Most students have elements of more than one learning style. They may have a preference for one way of learning, but can also learn in other ways although it may be harder to do so. Knowing their preferred learning styles may help students develop strategies to compensate for weaknesses and build on strengths.
Teachers should avoid trying to categorise or confine individual pupils to one learning style. The aim of learning style theory is to help young people build their skills and capacities to learn well in both preferred and less preferred modes of learning. Teachers should also be aware that age, educational level, and motivation influence each pupil's learning and that preferred learning styles might alter over time.
A teacher’s own preferred learning style often becomes his or her predominant teaching style. Teachers who are aware of their preferred teaching styles and the preferred learning styles of each of their learners, are more likely to adopt student-centred learning experiences, even if it is not the way they learned or prefer to learn.
Teachers should attempt to use a variety of materials and delivery methods to allow students to at least have their learning style preference partly addressed.
It is important that learners are able to make use of all their senses when gathering, processing and recalling information. This is particularly true of visual and kinaesthetic learning. Teachers should be able to vary their approaches when presenting information and contexts for learning, for example, conveying the big picture as well as detailing step-by-step learning where appropriate.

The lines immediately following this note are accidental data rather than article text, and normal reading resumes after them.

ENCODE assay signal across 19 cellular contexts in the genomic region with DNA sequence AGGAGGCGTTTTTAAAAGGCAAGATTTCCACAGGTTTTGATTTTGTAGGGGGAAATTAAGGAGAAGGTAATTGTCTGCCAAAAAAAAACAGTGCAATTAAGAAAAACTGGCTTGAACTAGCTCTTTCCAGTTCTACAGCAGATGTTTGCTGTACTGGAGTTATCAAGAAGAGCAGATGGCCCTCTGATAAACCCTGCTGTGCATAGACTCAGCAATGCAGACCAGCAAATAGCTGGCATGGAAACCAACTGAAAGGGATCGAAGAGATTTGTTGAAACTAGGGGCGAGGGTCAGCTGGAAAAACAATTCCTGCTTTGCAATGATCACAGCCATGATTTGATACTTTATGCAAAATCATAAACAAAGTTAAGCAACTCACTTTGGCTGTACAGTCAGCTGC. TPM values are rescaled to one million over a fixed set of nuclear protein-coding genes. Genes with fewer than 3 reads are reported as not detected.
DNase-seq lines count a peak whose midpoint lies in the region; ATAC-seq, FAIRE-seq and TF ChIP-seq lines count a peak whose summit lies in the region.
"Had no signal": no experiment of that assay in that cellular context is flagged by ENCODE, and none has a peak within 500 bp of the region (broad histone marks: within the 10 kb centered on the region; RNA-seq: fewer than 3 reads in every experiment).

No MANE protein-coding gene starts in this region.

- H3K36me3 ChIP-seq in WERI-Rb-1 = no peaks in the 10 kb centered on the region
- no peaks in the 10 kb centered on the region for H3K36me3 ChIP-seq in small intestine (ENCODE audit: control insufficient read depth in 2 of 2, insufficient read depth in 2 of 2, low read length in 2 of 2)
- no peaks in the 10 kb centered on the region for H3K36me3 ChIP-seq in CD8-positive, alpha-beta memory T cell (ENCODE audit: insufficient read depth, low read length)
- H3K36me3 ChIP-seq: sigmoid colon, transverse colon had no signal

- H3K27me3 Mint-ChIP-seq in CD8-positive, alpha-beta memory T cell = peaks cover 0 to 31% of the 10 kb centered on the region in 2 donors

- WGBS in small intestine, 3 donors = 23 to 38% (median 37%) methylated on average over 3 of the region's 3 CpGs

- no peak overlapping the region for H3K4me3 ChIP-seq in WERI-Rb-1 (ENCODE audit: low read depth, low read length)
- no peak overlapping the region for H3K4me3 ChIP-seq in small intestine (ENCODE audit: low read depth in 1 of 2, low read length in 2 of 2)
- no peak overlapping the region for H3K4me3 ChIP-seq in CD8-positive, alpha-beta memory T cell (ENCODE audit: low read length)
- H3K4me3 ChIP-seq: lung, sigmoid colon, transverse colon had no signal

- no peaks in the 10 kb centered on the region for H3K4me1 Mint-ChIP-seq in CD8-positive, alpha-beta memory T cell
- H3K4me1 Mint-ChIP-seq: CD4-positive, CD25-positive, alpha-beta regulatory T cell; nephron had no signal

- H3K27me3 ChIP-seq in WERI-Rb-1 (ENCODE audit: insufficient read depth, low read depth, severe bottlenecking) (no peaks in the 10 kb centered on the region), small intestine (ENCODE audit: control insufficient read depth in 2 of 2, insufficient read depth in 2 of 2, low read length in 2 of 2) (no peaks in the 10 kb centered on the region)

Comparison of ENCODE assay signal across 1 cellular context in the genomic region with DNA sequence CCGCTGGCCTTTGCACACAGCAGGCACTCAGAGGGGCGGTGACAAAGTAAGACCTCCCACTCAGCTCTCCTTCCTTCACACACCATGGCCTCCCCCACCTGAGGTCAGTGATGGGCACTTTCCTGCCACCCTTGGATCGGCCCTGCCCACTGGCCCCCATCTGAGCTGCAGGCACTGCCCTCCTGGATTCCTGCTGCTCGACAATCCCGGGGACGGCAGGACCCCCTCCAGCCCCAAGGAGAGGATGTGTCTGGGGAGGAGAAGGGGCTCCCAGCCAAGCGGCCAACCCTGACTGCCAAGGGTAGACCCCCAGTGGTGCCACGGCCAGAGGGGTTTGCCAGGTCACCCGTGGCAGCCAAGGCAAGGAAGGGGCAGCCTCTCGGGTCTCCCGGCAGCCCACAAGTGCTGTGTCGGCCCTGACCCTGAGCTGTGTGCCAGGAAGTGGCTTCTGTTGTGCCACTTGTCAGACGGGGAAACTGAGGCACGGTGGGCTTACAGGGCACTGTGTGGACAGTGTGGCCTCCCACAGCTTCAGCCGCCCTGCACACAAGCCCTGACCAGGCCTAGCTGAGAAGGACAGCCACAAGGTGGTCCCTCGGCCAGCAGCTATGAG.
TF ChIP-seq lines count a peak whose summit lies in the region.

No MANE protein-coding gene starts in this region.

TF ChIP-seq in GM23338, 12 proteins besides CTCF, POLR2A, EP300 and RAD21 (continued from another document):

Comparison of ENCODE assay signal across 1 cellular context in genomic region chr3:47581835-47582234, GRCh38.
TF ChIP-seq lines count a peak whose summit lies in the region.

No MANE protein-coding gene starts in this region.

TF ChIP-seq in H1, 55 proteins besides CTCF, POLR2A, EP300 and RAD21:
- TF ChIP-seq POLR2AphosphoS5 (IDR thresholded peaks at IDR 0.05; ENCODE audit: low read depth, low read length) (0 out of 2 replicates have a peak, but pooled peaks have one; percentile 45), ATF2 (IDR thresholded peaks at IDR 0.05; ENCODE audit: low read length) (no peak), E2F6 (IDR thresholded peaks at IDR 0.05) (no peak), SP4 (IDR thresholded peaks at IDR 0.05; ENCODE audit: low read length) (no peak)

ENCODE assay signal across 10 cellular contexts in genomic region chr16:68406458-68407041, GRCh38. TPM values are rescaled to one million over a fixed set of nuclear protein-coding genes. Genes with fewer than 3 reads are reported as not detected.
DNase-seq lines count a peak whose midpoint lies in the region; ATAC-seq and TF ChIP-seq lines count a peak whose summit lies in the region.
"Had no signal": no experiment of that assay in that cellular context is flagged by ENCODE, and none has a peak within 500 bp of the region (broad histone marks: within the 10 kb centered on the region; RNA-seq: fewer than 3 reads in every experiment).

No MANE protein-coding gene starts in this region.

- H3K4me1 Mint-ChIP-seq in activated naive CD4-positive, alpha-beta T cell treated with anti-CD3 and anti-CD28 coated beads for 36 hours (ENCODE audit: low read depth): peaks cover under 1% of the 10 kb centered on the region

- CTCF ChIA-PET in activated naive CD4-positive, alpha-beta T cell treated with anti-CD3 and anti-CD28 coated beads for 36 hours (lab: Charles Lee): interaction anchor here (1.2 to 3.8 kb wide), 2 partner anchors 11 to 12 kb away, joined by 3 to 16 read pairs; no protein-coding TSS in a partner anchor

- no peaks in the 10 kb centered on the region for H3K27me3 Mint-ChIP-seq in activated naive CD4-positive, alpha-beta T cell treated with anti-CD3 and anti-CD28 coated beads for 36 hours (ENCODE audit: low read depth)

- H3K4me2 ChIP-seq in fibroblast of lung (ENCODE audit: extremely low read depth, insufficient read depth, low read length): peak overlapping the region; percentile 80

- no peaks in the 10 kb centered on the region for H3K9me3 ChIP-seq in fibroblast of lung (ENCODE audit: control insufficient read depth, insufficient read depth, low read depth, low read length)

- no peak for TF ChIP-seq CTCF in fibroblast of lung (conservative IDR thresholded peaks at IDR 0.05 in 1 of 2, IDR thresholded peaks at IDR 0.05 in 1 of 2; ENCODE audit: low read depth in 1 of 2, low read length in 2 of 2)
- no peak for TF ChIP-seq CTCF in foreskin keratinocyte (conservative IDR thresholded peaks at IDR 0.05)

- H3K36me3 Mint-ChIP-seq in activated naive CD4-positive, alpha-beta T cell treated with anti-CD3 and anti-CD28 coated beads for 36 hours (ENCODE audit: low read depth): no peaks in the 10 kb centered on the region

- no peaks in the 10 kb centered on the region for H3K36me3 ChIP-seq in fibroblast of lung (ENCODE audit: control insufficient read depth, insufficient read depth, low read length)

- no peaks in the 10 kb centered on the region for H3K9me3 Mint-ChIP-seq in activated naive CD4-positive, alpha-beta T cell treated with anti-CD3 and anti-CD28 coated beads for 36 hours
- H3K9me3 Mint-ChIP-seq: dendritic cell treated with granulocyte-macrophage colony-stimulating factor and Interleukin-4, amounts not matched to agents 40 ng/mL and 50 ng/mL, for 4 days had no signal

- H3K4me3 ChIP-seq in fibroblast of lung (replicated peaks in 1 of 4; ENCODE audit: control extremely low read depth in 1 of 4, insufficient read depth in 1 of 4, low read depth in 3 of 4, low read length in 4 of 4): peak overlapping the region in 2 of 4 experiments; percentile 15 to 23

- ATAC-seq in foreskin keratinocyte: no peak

Some research suggests that the most able learners are those with reasonably plastic learning styles who can adapt their ability to learn to the prevailing materials and circumstances. In other words, making people move out of their preferred learning style gives them the possibility of developing new learning strategies.
Teachers should also be aware of the importance of feelings and emotions in learning, as well as the nature of feedback that they give to learners. This can markedly affect the motivation and achievement of young people.
In summary, helping young people to identify the ways that they learn best and providing them with opportunities to use all their senses and different intelligences is one of the key challenges for policy makers, teachers and parents alike.
'Gifts Differing' (Isabel Myers, Consulting Psychologists Press, Paulo Alto, 1980)
'Marching to Different Drummers' (Pat Burke Guild and Stephen Garger, ASCD, Alexandria, 1998)
'Learning Styles and Pedagogy in Post-16 Learning' (The Learning and Skills Research Centre, 2004, available at www.LSRC.ac.uk)
'About Learning: Report of the Learning Group' (David Hargreaves et al, Demos, 2005)
'Learning Styles' (Becta report, 2005)
'What Type am I?' (Renee Baron, Penguin Books, 1998)
'I’m not Crazy, I’m Just not You' (Roger Pearman and Sarah Albritton, Davies Black, Paulo Alto, California, 1996)
'A Teacher’s Guide to Cognitive Type Theory and Learning Style' (Carolyn Mamchur, ASCD Virginia 1996)
'People Types and Tiger Stripes' (Gordon Lawrence, CAPT, Florida, 1979)
'The Developing Child' (Elizabeth Murphy, CPP, California, 1992)
'Different in Similar Ways' (Ian Smith, Learning Unlimited 2005)
'One of a Kind - Making the Most of Your Child’s Uniqueness' (Lavonne Neff,1995)
'Please Understand Me' (David Kiersey and Marilyn Bates, Prometheus Books, California, 1978)
'Effective Teaching, Effective Learning: Making the personality connection in your classroom' (Alice and Lisa Fairhurst, Davies Black, Paulo Alto, California 1995)
'The Power of Diversity' (Barbara Prashnig, David Bateman, New Zealand 1998)